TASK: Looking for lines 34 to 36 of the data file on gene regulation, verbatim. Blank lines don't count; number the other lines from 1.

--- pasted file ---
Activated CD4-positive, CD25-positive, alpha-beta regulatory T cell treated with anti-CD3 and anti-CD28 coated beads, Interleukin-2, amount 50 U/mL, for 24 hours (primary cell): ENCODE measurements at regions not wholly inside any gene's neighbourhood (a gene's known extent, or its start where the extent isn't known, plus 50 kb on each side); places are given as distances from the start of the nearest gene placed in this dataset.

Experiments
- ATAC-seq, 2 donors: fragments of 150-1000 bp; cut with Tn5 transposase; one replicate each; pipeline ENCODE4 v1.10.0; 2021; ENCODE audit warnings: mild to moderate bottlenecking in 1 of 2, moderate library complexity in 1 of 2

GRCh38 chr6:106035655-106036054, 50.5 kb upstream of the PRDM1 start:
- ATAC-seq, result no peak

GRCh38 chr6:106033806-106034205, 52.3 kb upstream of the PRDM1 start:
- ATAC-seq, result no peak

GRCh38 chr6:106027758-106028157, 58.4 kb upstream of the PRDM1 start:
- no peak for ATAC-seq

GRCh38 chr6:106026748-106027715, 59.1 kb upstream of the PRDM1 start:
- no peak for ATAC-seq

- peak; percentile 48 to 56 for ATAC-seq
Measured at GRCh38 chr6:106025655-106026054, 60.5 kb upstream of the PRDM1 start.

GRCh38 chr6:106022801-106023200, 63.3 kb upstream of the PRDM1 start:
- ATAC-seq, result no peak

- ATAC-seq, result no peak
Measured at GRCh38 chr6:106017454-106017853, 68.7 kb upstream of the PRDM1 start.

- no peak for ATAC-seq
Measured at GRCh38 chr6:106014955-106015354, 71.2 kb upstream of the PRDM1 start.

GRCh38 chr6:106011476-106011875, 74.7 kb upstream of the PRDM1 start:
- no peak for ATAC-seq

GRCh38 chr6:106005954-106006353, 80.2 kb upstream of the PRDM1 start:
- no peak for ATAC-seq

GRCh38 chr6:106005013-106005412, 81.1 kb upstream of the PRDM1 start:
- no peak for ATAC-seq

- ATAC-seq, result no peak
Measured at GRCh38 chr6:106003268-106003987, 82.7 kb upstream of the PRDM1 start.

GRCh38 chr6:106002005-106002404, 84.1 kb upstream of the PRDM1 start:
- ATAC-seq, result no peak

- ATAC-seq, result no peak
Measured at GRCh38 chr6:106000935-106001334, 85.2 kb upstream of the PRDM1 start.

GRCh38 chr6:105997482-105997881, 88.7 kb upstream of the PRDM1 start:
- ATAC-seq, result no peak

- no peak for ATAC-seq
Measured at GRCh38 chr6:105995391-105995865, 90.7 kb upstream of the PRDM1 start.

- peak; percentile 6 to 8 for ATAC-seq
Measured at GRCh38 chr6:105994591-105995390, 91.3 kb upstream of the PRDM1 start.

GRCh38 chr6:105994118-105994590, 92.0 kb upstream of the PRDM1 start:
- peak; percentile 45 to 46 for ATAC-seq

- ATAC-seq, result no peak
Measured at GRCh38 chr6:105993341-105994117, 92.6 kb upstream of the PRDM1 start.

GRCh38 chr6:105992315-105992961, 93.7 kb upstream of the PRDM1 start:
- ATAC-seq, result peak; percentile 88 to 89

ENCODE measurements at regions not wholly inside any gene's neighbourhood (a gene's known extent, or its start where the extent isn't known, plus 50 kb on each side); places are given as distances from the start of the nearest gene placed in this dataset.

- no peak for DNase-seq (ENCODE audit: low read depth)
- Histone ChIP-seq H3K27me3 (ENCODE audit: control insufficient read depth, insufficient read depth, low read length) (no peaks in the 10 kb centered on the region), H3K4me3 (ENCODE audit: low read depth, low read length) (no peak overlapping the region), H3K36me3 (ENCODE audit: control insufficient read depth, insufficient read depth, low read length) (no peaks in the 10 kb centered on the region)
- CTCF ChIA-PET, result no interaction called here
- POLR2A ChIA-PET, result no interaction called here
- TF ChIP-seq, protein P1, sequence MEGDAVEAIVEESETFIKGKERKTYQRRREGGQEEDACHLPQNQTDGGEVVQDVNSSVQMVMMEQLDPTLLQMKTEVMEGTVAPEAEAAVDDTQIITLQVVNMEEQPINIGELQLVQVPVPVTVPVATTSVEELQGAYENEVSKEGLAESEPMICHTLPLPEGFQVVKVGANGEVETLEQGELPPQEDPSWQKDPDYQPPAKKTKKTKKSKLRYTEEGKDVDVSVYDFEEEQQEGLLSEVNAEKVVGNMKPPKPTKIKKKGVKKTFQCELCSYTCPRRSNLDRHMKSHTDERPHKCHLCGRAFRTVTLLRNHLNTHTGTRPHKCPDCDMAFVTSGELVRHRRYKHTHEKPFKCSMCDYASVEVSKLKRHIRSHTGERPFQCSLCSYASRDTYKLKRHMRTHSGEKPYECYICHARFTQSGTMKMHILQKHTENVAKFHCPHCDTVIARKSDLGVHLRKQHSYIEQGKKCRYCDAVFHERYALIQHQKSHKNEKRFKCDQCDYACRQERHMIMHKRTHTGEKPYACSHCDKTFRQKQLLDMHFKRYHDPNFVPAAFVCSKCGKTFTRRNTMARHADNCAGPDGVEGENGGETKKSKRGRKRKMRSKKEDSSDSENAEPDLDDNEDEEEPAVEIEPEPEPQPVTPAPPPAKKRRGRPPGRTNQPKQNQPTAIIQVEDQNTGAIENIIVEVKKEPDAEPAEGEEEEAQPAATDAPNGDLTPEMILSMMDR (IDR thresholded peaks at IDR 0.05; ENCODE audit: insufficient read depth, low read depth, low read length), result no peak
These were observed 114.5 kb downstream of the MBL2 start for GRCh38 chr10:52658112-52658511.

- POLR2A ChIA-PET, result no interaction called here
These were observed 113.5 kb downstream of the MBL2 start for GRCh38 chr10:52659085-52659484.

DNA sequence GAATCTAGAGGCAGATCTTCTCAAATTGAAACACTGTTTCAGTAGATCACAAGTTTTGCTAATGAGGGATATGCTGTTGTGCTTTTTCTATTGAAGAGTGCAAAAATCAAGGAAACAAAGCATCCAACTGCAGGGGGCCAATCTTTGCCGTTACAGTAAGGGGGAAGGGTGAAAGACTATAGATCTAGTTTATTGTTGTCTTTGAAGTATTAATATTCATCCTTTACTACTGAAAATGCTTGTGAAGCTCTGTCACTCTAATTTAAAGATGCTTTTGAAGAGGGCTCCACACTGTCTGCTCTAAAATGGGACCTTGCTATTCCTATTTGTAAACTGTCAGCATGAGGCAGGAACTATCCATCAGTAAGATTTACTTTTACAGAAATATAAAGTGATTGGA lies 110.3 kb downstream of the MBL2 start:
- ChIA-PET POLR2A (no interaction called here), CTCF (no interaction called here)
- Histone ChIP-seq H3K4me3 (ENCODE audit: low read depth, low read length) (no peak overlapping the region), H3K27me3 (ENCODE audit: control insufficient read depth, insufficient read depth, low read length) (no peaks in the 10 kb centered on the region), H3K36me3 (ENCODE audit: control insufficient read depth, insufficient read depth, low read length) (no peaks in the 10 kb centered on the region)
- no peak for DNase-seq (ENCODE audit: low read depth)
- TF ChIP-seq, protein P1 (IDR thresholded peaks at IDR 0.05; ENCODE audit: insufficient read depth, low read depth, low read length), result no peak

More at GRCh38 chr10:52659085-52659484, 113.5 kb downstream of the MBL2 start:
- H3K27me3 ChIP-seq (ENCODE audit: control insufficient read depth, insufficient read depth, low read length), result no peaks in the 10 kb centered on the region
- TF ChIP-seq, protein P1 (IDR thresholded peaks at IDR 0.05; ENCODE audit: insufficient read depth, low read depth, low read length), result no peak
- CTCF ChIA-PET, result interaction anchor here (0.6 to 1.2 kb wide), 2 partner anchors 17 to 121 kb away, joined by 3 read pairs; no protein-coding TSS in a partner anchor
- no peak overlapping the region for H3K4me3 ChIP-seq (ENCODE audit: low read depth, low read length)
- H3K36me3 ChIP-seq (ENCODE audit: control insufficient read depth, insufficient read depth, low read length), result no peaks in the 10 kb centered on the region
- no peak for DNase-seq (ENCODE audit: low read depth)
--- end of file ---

- no peak for ATAC-seq
Measured at GRCh38 chr6:105995391-105995865, 90.7 kb upstream of the PRDM1 start.

- peak; percentile 6 to 8 for ATAC-seq